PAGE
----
Access Developer 37
User-Selected List of Fields to Display on a Form
In this class we're going to work with custom list box columns. We're going to build a form based on any table. We'll start with a customer table, but you can switch it to any table or query that you want. You'll be able to specify which fields you want to make available to the user in the table/query field properties. Then the user can select which fields they want to see on the form at runtime. We'll work more with recordsets, multi-select list boxes, and learn some new stuff including querydefs.
In Lesson 1, we're going to build a form with custom list box columns, in other words we'll have our customers in a list box on the left, and a list of fields on the right. Based on what the user selects in those check boxes, that will determine which fields are displayed in the list box.
In Lesson 2, we're continuing to work with the custom list box columns form. We're going to replace those check boxes with a multi-select list box. Now we've done multi-select list boxes before in Developer 15. We're going to review them a little bit here and we're going to see how this is much easier to maintain the long run, and it looks better. It's a more elegant solution than a whole bunch of check boxes.
In Lesson 3, we're going to start moving away from having all of the fields listed in our VB code. It's a lot harder to maintain and upgrade. Instead, I want to store that information in the table itself in the table properties. So we're going to learn how to use the tabledefs collection the, fields collection, the field properties collection. We're going to loop through all the fields in a table and then we're going to load the field list based on the properties we're going to set in the table, which will determine the fields that we want to have listed, their widths, whether they're selected when the form loads, and lots more.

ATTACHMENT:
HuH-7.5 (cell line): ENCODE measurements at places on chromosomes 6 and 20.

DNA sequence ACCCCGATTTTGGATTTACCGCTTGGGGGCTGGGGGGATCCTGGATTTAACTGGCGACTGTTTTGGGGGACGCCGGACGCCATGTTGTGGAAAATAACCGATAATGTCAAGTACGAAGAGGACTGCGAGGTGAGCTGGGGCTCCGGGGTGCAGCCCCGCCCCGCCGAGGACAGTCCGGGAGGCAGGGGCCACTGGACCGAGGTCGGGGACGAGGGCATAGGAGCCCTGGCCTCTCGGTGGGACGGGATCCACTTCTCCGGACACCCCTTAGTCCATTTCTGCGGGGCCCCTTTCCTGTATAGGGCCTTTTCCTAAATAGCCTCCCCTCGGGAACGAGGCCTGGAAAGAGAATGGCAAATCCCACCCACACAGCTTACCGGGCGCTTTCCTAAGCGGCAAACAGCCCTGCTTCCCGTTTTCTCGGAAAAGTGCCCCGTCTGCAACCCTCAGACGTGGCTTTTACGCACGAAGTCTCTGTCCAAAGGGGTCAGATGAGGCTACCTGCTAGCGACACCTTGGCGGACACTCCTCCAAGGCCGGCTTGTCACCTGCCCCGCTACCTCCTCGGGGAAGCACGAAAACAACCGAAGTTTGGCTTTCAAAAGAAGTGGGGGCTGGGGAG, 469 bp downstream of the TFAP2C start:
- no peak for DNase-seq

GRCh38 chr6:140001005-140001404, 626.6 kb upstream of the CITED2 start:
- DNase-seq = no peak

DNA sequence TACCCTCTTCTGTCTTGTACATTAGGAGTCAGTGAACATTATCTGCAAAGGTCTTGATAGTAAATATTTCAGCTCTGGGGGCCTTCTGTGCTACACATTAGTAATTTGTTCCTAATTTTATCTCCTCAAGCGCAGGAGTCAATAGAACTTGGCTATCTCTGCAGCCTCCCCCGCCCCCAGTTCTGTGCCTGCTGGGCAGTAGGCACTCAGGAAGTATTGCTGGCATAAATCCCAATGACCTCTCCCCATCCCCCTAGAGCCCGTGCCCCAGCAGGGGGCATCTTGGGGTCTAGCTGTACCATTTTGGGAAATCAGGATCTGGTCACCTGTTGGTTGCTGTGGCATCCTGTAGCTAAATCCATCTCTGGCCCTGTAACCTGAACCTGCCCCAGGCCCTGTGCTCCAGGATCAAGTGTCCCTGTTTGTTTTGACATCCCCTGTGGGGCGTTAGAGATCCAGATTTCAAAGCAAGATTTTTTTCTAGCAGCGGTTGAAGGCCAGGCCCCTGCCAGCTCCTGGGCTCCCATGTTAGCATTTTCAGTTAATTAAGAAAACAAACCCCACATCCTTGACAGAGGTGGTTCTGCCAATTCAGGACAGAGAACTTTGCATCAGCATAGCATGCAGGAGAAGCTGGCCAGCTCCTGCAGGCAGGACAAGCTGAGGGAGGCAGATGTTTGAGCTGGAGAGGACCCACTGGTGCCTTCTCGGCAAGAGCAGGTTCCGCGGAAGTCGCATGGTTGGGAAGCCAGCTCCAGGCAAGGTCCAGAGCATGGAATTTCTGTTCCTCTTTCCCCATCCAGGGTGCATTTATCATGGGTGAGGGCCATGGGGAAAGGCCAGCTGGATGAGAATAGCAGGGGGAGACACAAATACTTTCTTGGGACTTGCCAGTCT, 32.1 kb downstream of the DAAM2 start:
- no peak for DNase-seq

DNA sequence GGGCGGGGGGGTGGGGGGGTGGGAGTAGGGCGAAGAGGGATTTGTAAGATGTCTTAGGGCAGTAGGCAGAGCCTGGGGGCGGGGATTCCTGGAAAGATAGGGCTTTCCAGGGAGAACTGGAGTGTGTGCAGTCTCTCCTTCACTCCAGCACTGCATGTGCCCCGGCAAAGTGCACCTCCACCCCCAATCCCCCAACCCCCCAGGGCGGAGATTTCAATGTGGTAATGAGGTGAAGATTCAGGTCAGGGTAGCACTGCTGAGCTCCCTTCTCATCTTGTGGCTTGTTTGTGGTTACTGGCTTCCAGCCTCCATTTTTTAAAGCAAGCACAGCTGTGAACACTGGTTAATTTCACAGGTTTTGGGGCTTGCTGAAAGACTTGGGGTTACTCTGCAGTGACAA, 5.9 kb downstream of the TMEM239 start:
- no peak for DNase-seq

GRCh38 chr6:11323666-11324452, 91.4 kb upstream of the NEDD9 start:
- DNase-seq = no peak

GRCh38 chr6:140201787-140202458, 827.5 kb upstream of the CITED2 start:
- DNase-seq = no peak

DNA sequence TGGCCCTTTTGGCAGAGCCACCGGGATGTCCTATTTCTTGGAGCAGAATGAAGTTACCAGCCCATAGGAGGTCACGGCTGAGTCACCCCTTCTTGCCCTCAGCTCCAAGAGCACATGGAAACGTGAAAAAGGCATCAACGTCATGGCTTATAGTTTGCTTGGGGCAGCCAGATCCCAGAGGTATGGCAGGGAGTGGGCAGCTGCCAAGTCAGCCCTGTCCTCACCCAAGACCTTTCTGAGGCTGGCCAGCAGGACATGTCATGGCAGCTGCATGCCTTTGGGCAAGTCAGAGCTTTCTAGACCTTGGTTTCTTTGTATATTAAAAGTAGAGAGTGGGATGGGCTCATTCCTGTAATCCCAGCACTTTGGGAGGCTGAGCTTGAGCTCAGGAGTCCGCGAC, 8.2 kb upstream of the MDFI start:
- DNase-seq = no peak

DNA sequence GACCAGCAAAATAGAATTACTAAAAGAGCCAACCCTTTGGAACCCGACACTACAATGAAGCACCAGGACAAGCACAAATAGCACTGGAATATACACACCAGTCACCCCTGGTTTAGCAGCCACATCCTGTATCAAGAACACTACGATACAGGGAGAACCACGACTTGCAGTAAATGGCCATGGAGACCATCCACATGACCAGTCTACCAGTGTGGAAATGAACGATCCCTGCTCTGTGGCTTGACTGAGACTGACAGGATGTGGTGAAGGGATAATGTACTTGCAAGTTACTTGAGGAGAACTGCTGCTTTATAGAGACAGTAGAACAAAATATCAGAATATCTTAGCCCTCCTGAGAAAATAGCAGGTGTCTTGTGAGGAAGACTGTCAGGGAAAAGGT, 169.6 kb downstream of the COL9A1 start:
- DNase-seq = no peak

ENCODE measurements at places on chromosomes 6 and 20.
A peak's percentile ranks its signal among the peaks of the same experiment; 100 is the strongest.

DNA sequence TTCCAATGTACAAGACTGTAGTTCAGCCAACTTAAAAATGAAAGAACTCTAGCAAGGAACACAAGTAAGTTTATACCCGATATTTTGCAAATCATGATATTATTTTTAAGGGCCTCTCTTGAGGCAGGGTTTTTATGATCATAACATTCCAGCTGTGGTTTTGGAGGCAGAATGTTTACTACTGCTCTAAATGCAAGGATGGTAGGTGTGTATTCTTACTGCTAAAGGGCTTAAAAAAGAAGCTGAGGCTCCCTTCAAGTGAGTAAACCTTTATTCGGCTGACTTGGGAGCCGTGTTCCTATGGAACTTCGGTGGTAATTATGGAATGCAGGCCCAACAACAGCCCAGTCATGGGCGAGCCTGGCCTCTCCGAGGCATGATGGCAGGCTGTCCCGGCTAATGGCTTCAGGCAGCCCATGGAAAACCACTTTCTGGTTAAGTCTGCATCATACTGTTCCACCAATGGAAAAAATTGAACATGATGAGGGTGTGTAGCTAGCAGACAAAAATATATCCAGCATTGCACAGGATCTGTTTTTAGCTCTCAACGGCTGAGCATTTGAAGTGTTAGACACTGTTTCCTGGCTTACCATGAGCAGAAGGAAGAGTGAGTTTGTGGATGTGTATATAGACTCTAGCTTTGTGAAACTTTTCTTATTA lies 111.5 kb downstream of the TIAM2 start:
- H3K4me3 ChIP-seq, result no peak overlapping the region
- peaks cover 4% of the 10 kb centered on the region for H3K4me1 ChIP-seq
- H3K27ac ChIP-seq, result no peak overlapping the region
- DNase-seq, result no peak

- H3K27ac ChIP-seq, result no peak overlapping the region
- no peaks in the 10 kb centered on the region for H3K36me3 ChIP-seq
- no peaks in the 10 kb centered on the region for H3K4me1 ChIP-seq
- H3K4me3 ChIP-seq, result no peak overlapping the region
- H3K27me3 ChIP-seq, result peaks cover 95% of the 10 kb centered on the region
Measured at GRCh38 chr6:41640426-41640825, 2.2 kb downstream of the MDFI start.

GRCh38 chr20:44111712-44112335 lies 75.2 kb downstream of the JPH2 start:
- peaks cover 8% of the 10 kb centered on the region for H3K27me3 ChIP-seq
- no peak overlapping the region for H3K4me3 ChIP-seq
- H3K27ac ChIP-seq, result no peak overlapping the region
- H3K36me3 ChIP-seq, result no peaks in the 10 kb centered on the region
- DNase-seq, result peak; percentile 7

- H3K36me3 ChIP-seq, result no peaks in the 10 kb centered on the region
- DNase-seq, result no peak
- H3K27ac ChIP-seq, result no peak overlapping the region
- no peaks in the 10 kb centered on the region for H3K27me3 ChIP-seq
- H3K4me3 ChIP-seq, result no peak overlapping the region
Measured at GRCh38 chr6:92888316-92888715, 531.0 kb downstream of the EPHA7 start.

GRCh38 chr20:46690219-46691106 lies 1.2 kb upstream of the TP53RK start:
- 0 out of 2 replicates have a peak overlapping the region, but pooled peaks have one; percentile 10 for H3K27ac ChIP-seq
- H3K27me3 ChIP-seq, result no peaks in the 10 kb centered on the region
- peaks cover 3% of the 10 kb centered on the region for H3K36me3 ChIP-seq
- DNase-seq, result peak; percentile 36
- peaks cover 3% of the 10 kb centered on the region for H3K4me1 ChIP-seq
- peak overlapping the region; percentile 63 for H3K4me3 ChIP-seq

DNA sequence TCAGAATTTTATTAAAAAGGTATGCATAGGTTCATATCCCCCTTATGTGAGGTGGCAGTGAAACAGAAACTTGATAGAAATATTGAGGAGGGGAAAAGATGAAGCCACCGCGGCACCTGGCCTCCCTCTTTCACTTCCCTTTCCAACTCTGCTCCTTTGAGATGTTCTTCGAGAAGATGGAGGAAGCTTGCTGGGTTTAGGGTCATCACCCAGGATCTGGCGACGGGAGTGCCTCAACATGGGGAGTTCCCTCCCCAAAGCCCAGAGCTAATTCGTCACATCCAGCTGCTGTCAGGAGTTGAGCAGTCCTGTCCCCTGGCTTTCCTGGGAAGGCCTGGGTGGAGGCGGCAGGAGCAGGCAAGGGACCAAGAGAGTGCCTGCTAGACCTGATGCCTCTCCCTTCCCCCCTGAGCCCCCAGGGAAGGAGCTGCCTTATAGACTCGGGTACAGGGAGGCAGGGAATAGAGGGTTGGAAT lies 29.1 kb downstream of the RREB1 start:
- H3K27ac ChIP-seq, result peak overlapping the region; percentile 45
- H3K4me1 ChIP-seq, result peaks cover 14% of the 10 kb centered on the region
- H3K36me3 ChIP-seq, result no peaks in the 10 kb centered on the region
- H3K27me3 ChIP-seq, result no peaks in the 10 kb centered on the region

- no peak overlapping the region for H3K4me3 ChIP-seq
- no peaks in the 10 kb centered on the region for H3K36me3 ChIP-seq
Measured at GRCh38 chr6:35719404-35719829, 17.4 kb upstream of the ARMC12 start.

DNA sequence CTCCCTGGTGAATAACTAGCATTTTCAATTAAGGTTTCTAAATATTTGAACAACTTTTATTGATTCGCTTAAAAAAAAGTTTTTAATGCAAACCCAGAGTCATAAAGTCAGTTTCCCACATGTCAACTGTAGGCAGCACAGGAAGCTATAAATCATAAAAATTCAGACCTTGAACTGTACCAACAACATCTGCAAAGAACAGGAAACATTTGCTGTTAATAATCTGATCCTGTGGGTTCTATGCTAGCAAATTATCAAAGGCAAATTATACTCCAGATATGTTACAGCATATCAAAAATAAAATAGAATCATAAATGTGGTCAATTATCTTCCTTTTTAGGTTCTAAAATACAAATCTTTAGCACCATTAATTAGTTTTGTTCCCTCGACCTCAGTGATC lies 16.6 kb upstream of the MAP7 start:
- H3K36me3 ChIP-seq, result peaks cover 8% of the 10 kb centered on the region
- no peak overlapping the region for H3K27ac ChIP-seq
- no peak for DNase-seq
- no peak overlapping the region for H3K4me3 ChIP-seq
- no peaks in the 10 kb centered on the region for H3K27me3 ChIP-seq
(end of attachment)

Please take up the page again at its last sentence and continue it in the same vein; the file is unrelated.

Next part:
In Lesson 4, we're going to replace our requery list with generic code. In other words, it's going to ignore the field list completely and as long as you've got that table property set up it will work with any field in the table. Then we'll see how to resize the form so that if you want to make it wider or taller it'll resize the list widths accordingly and it'll move our little field list over to the right as well.
In Lesson 5, we're going to make some custom labels to go across the top of each of the columns so we can see what the column has in it. We'll make a bunch of blank labels and then using our code we'll position them properly on the screen. We'll do some inches to twips conversion. We'll set the width of the label and its other properties based on the data in our list box already. We know how wide each column is so that can tell us where to place each label.
In Lesson 6, we're still working with the custom list box form. We're going to see how we can prevent those labels from going too far to the right and we'll deal with a quirk with the horizontal scroll bar that pops up. Then we're going to see how we can change the table that's in the form so we can pick the customer table or the order table and have the data in here change based on which table we pick.
In Lesson 7, we're going to wrap up by learning something new: querydefs. We haven't done querydefs yet in any of our Developer classes (I just checked). We're going to add queries to the form. Now querydefs are very similar to tabledefs which we've done but you got to handle them a little bit differently. Then we're going to deal with missing that ID field. If the user doesn't put an ID field in their table or query then we have to be able to process that differently and disable the doubleclick event.
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